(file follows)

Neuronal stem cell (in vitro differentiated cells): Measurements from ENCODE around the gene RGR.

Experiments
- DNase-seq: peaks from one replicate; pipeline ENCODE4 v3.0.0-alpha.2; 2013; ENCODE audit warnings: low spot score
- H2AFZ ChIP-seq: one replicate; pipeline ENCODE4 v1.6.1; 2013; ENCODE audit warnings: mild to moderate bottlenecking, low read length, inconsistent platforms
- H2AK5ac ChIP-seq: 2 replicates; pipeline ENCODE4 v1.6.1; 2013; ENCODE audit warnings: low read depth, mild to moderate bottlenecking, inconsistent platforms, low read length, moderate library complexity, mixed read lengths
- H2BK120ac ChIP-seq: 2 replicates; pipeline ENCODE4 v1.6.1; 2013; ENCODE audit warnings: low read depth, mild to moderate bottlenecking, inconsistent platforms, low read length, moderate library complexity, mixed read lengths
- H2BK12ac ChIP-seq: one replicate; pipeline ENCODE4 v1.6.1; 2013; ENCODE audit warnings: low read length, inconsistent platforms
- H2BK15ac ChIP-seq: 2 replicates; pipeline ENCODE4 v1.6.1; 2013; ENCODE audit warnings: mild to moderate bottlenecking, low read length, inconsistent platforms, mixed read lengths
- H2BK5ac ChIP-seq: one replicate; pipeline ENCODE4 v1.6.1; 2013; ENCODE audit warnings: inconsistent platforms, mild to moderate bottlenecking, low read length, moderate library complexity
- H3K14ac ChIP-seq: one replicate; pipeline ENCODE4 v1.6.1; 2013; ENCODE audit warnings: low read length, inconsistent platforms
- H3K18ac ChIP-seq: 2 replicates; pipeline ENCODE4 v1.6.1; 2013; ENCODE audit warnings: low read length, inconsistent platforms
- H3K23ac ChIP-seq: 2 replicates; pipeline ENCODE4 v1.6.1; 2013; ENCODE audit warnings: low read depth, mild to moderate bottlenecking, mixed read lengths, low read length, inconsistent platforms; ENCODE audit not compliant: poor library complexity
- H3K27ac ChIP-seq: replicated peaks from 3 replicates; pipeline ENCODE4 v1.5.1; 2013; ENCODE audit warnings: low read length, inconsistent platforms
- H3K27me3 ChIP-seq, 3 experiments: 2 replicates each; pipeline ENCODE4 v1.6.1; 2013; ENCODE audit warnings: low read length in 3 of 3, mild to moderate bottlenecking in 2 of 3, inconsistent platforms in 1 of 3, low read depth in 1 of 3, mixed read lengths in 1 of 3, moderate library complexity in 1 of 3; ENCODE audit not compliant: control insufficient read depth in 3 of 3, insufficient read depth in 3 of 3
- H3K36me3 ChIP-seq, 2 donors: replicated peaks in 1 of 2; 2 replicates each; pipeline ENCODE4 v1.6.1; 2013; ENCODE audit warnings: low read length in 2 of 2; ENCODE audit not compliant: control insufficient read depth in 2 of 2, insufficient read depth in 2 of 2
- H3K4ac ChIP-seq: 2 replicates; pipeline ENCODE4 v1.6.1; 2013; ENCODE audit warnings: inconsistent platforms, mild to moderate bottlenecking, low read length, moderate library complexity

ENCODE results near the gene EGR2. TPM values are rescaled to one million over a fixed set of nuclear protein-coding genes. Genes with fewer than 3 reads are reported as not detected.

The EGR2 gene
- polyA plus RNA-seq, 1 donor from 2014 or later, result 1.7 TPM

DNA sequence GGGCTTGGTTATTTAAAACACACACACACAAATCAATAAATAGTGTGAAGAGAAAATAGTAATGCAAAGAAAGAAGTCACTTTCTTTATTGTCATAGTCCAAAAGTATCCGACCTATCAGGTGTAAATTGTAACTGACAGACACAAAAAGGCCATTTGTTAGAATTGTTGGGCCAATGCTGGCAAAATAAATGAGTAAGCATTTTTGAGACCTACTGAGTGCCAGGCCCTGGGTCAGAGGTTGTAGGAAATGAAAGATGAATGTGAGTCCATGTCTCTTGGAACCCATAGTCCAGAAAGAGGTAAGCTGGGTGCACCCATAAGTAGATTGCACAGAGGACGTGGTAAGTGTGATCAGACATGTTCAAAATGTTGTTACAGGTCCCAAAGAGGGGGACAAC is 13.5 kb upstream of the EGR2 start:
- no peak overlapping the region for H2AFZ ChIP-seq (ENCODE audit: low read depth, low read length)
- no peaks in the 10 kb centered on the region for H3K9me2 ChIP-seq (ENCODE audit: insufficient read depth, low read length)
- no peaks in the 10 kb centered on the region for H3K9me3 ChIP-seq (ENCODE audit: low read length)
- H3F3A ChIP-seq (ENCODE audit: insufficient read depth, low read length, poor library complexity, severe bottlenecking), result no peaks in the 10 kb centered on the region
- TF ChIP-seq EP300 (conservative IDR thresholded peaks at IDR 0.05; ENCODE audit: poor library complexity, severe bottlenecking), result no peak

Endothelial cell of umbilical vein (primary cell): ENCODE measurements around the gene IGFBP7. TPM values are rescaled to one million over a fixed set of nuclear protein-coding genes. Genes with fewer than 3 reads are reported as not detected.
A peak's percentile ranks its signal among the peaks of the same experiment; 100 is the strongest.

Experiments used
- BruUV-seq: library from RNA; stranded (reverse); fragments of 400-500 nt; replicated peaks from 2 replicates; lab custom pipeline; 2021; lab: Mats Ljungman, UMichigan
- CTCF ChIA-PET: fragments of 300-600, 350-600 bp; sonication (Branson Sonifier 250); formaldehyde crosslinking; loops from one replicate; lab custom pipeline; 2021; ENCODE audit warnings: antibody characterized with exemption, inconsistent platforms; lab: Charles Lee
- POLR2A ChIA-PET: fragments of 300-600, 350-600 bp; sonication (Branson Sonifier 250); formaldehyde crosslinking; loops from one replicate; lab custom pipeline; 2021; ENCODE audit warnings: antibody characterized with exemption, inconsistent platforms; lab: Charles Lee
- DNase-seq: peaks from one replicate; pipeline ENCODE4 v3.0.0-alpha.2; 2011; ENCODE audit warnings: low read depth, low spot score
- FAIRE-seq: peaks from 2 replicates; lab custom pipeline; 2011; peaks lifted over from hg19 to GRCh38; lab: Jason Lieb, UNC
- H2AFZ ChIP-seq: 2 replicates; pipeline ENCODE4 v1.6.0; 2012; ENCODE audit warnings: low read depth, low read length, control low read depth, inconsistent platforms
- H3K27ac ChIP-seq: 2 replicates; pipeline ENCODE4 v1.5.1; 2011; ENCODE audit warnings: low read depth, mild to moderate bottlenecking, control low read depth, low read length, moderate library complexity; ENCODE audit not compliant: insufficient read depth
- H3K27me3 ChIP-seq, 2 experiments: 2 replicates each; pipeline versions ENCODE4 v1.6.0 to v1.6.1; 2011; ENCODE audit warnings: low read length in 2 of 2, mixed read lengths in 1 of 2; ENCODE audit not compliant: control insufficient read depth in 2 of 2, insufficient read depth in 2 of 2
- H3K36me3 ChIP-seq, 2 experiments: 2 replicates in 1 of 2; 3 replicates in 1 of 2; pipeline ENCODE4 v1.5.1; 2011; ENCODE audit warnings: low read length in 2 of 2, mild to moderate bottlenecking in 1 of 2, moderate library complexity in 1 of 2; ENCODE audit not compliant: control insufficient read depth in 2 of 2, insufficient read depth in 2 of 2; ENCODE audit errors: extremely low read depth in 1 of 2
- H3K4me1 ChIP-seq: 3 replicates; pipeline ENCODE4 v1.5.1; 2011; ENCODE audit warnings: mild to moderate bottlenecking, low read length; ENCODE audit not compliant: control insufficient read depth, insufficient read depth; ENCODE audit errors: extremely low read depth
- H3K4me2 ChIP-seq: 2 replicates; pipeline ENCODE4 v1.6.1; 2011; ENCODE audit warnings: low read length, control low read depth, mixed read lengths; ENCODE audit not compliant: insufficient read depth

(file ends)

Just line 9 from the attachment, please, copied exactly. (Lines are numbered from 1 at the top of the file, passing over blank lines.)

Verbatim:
- H2BK5ac ChIP-seq: one replicate; pipeline ENCODE4 v1.6.1; 2013; ENCODE audit warnings: inconsistent platforms, mild to moderate bottlenecking, low read length, moderate library complexity